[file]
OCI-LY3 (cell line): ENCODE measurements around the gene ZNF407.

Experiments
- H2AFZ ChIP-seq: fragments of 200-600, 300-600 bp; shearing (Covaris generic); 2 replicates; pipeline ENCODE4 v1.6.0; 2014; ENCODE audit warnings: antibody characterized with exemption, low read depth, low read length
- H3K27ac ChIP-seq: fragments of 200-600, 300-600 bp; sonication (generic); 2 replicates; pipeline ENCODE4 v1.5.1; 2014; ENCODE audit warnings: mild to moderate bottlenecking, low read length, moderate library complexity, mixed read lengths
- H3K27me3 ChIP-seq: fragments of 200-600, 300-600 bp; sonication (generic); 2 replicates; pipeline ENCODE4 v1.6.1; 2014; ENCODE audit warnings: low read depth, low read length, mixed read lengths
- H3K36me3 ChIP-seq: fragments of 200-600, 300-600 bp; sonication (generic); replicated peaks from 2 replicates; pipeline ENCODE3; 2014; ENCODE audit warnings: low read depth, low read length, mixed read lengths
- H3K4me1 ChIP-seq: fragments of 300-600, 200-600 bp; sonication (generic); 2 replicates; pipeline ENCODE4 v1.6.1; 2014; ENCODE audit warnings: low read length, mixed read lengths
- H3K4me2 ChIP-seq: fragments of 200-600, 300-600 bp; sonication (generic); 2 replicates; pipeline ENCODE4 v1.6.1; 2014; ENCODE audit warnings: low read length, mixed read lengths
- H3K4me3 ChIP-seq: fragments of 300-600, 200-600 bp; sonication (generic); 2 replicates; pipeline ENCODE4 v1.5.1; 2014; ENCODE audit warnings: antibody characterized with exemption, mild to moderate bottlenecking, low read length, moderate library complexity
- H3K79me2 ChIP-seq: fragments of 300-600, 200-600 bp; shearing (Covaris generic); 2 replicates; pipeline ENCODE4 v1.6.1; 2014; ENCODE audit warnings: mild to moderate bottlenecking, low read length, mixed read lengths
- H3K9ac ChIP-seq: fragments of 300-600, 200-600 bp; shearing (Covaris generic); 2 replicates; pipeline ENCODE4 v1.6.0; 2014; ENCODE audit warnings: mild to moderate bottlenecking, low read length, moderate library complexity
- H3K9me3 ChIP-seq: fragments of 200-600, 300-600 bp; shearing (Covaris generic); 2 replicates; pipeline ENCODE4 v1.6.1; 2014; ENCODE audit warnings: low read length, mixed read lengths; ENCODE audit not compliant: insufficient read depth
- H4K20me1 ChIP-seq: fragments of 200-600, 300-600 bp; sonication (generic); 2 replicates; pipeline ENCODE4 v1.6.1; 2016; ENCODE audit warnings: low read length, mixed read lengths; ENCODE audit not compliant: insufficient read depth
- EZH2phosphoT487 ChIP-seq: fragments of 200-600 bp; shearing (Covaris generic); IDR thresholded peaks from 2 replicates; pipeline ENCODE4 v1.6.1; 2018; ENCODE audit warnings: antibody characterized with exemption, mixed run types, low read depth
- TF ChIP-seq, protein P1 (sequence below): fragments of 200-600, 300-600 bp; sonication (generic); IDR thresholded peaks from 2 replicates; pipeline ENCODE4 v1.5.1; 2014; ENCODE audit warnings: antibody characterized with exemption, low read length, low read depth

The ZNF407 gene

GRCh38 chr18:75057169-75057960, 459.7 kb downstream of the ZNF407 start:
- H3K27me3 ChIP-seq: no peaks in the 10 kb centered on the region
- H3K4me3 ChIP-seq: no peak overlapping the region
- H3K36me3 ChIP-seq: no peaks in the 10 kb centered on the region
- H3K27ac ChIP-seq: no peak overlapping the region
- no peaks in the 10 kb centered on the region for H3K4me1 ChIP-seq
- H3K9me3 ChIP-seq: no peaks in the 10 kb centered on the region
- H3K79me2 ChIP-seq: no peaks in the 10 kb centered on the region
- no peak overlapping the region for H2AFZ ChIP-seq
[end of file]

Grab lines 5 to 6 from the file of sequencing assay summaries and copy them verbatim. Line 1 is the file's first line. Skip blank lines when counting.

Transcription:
- H3K27me3 ChIP-seq: fragments of 200-600, 300-600 bp; sonication (generic); 2 replicates; pipeline ENCODE4 v1.6.1; 2014; ENCODE audit warnings: low read depth, low read length, mixed read lengths
- H3K36me3 ChIP-seq: fragments of 200-600, 300-600 bp; sonication (generic); replicated peaks from 2 replicates; pipeline ENCODE3; 2014; ENCODE audit warnings: low read depth, low read length, mixed read lengths